Bree: Today we packed up from our lovely Levanto camp to get back on the road. Our departure did not go unnoticed by our French neighbors who had been enthralled with our heavy bikes. For the last three nights we’ve shared ridiculous attempts at conversation, her speaking in French, and us in English with a lot of gesturing. This morning she wanted to know how many bags we had and where on earch where we were going. I love that no one is much bothered by language barriers here and instead, everyone happily gestures, guesses meanings, and makes friends anyhow. We ate a decent breakfast of bread and fruit and crackers and cheese and hazlenut spread and then bid our friends “au revoir”.
We knew it was going to be a good climb out of Levanto to get past La Spezia but today we were mentally prepared for the long haul and physically rested enough to make it happen. We got on the road before the day got too warm and I felt proud watching the ocean get further and further from our view with each pedal stroke. Yesterday we’d sat at the water’s edge and today I looked way down at the same beach knowing I made every bit of distance under my own power. The roads were pretty quiet for a main highway and the vistas were beautiful. This is what bike touring is supposed to feel like!
Before I hardly knew what had hit us, the road forked, and we were ready to head downhill once again. Following Ben, the descent was fast (actually, all decents are really fast if you follow Ben…he is a speed demon!) and beautifully forested.
It is amazing how quickly you can undo a hard day’s work with a descent. While it took us several hours to climb the first 550 meters, we dropped to nearly sea level in a mere 45 minutes. As we descended into La Spezia, we were priveleged to navigate the maze of long, busy, fumigating tunnels, wide and busy streets full of stop lights, and the charm of barbed wire covering the industrial complexes. It was quite shift from the mornings beautiful ride. Ugh.
It is amazing how difficult it is to ride a straight line in a dark tunnel and we had plenty of opportunities to try it out today. In one particularly muddy and dark tunnel, we decided to ride on the narrow sidewalk to keep away from the busy traffic. As we pedaled blindly atop wet and muddy slabs of unseen concrete, our stability went downhill. Bree’s back pannier bumped the wall, which bounced her once again and caused her to fall onto the muddy road. Lucky that there was only a scooter behind us which quickly moved out of the way, we quickly got her up and back onto the sidewalk. She was quite shaken up, but luckily she and her bike were not injured.
Bree: As I was falling, first off the sidewalk and then off my monstrocity of a bike, the only thing I could hear was the echoing noises of an engine coming from behind and I braced myself to be run over by a bus. Instead, a small scooter zoomed around me just as Ben reached out to steady my bike and pull me back to the safety of the sidewalk. Muddy as could be, we did the only thing that made sense at the time and walked our bikes out of the tunnel.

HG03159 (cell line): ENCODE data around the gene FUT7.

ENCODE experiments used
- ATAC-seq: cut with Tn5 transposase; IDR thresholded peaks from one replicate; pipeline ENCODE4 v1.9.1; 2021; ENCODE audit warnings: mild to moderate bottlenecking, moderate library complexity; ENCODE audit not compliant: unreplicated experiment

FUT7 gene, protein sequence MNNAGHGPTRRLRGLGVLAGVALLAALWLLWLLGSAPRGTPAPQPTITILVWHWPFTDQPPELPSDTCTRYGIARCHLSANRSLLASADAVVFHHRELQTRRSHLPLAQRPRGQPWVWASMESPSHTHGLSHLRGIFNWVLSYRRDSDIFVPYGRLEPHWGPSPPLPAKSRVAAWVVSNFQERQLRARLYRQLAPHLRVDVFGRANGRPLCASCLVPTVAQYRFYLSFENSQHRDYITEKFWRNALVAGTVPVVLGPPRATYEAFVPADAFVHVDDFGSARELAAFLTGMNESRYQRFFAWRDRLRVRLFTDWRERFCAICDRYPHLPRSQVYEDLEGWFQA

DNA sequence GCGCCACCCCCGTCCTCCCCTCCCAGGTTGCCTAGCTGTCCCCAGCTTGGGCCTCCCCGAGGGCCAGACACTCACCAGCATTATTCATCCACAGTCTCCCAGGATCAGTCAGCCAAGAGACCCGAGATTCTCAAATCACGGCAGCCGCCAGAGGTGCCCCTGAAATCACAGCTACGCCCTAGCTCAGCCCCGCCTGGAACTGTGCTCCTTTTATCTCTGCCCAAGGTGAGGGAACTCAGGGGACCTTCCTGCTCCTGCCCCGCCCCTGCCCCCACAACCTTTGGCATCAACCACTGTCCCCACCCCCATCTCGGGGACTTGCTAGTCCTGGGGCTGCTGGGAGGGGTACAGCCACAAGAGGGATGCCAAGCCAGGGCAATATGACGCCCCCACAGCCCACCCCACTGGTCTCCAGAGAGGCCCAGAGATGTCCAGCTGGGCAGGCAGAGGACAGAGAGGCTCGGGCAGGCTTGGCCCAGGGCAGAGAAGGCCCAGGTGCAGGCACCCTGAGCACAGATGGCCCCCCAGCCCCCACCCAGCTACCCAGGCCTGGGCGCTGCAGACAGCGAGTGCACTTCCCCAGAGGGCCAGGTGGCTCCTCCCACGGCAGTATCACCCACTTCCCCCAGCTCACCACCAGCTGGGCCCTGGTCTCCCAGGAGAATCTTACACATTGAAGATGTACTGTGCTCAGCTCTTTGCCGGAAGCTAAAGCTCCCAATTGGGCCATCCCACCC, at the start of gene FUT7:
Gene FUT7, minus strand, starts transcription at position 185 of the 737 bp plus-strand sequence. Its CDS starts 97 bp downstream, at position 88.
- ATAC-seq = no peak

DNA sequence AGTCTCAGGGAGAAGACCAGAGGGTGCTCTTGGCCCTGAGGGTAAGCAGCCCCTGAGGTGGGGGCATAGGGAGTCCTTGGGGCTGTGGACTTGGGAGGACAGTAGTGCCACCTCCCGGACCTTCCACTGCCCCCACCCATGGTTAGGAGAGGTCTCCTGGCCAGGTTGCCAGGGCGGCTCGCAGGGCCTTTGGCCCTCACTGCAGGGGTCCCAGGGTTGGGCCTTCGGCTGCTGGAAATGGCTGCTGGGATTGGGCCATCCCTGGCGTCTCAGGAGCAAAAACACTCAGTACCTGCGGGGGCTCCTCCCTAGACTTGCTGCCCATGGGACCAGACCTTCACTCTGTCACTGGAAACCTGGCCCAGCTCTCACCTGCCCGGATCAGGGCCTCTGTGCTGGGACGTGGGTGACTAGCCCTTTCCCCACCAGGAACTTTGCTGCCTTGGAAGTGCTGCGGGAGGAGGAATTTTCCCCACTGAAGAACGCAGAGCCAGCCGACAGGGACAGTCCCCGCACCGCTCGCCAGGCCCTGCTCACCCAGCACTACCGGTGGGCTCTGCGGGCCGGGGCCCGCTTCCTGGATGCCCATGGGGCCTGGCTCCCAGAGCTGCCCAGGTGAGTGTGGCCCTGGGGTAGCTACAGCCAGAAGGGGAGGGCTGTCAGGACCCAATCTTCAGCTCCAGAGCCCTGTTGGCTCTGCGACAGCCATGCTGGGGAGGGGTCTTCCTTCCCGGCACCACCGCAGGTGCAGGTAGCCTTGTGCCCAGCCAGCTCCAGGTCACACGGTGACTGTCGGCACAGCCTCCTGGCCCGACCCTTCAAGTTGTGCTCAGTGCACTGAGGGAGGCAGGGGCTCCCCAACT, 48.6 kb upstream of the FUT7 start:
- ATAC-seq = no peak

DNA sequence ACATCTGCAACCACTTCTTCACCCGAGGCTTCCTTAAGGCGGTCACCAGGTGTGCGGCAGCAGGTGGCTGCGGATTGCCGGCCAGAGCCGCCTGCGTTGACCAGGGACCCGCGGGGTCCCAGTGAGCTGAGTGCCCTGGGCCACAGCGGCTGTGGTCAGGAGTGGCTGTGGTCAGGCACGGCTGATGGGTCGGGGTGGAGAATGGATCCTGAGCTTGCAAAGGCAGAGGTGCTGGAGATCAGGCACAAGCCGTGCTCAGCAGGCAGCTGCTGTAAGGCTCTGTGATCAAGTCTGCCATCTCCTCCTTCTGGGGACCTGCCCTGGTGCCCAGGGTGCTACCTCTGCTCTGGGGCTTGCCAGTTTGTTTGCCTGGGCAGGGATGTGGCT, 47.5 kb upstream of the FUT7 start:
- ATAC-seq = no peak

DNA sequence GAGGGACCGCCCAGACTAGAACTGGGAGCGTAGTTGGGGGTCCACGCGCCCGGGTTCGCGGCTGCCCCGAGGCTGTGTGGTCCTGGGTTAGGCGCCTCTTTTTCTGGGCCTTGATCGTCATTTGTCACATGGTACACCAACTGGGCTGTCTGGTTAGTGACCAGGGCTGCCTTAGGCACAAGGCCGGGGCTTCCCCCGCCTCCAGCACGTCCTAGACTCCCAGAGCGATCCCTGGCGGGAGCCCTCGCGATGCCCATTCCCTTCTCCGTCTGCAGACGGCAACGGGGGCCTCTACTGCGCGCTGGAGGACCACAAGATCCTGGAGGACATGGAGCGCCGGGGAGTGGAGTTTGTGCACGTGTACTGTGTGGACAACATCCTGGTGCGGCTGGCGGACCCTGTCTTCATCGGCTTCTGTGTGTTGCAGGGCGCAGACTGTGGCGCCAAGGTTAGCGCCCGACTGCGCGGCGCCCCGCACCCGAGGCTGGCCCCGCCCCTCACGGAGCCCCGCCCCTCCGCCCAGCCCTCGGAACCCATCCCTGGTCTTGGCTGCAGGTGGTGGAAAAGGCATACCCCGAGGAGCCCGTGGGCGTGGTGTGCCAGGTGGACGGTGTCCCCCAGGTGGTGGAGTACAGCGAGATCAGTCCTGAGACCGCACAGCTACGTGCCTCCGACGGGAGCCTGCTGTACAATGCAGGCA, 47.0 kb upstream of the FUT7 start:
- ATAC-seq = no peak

After having passed through nearly 10 tunnels today, I can now officially state that tunnels are on my list of things that make me nervous including wild animals and trains. Since we’ve been here, my list of irrational fears has grown a fair bit as I think of all the things that could possibly go wrong. Now, during the day, we jokingly play the “which scary thing is worse”. Ben quizes me.
“Tunnels or boars?”
“Boars or a bear?”
“Bear or lose the GPS?”
“Give up on the whole trip!”
He rolls his eyes and the game is over…Ah the joys of having unlimited amounts of time to spend together!
Ben: Our GPS, as I have mentioned before, is our most valuable possession. Without it, we would be indifinitely lost. As we were routed out of the industrial garbage that is La Spezia, we passed several large docks and finally a massive electrical plant as we once again ascended up the side of the mountain, which intuitively didn’t feel right. Our GPS kept telling us to climb over a ridge, and then it would be a free descent into the river basin where we would be camping. The road that we were following eventually turned to gravel, and then to an impossibly steep lane with grass dividing the tire tracks. I was barely able to keep my bike’s traction in check as we climbed up the gravelly roads yet again. Bree’s bike, however, is not weighted down properly in front so heaving her bike slowly up the path on foot was our only option. As we crested the top of the hill, to my dismay,there was nothing but a house. The road had ended. Our GPS still showed us on track, but there was nowhere left to go. Fail.
As always, the descent back down to La Spezia was much quicker than the climb. We manually navigated until the GPS gave us a good route into the campground in the river basin, where we are now glad to be out of the traffic, the industrial complexes, and the busyness that comes with the big city. We can once again hear birds chirping in our quiet campground, with the river only a few hundred meters away. The reception here at “Camping River” was warm and friendly and we are showered, fed, all plugged in, and glad to be here. Thank goodness.